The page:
10. 10.
    Castelfranchi, C., Lorini, E.: Cognitive Anatomy and Functions of Expectations. In: Proc. of IJCAI 2003 Workshop on Cognitive modeling of agents and multi-agent interaction, Acapulco (2003)Google Scholar
  11. 11.
    Chen, L.Q., Xie, X., Fan, X., Ma, W.Y., Zhang, H.J., Zhou, H.Q.: A visual attention model for adapting images on small displays. ACM Multimedia Systems Journal  (2003)Google Scholar
  12. 12.
    Clamann, M.P., Wright, M.C., Kaber, D.B.: Comparison of performance effects of adaptive automation applied to various stages of human-machine system information processing. In: Proc. of the 46th Ann. Meeting of the Human Factors and Ergonomics Soc., pp. 342–346 (2002)Google Scholar
  13. 13.
    Dautenhahn, K.: Human Cognition and Social Agent Technology. John Benjamins Publishing Company, Amsterdam (2000)CrossRefGoogle Scholar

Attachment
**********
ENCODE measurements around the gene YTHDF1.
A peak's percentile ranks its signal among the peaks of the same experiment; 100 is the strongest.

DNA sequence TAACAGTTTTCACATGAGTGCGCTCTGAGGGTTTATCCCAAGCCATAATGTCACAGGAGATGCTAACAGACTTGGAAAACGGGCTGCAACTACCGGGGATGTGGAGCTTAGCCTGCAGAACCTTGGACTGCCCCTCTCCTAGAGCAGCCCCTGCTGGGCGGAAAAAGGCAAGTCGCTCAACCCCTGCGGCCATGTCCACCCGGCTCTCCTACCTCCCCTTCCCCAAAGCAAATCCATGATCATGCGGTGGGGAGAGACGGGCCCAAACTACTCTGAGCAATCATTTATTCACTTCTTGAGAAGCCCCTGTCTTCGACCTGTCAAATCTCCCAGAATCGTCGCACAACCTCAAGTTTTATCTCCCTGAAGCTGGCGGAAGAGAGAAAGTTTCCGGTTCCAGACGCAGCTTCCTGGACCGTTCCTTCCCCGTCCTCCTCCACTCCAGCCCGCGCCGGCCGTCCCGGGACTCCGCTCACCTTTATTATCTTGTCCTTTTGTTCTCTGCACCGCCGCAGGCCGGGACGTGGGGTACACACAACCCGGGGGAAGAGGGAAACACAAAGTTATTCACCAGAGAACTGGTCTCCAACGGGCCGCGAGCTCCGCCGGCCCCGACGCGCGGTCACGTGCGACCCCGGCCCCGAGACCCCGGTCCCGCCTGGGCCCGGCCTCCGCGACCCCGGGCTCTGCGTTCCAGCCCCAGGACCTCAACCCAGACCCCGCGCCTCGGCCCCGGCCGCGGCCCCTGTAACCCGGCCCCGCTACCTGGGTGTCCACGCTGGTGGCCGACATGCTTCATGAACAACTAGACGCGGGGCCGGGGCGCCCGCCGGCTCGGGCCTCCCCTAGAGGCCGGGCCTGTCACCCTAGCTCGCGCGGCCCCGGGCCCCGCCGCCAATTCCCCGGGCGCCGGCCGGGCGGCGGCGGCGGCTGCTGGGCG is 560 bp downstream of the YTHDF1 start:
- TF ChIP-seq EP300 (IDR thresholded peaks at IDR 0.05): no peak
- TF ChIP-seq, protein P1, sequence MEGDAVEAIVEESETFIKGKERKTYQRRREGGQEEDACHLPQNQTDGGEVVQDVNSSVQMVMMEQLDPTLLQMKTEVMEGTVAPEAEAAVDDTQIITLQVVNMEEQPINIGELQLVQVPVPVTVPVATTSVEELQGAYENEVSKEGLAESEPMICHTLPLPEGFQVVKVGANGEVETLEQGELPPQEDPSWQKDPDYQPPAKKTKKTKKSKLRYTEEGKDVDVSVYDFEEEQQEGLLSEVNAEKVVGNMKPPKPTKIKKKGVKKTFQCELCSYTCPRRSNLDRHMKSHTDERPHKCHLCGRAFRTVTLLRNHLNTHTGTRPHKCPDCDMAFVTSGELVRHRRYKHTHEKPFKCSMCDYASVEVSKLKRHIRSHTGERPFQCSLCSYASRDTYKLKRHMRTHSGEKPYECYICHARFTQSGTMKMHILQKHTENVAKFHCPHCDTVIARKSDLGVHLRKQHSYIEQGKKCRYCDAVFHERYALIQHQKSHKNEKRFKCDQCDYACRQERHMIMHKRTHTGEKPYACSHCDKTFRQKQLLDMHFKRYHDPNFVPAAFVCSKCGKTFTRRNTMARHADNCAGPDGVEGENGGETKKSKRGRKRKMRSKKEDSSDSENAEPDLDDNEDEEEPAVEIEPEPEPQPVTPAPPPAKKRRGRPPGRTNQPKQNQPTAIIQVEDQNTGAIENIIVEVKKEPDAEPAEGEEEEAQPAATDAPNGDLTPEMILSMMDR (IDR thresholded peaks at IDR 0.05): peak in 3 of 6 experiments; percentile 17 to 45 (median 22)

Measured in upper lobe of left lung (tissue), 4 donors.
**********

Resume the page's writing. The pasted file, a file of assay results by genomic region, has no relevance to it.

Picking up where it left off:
14. 14.
    Duncan, J.: Selective attention and the organization of visual information. J. Exp. Psychol. 113, 501–517 (1984)CrossRefGoogle Scholar
  15. 15.
    Eriksen, C.W., St. James, J.D.: Visual attention within and around the field of focal attention: a zoom lens model. Perception and psychophysics 40(4), 225–240 (1986)CrossRefGoogle Scholar
  16. 16.
  17. 17.
  18. 18.
    Inagaki, T.: Adaptive automation: Sharing and trading of control 147–169 (2003)Google Scholar
  19. 19.
    Itti, L., Koch, C.: Computational Modeling of Visual Attention. Nature Reviews Neuroscience 2(3), 194–203 (2001)CrossRefGoogle Scholar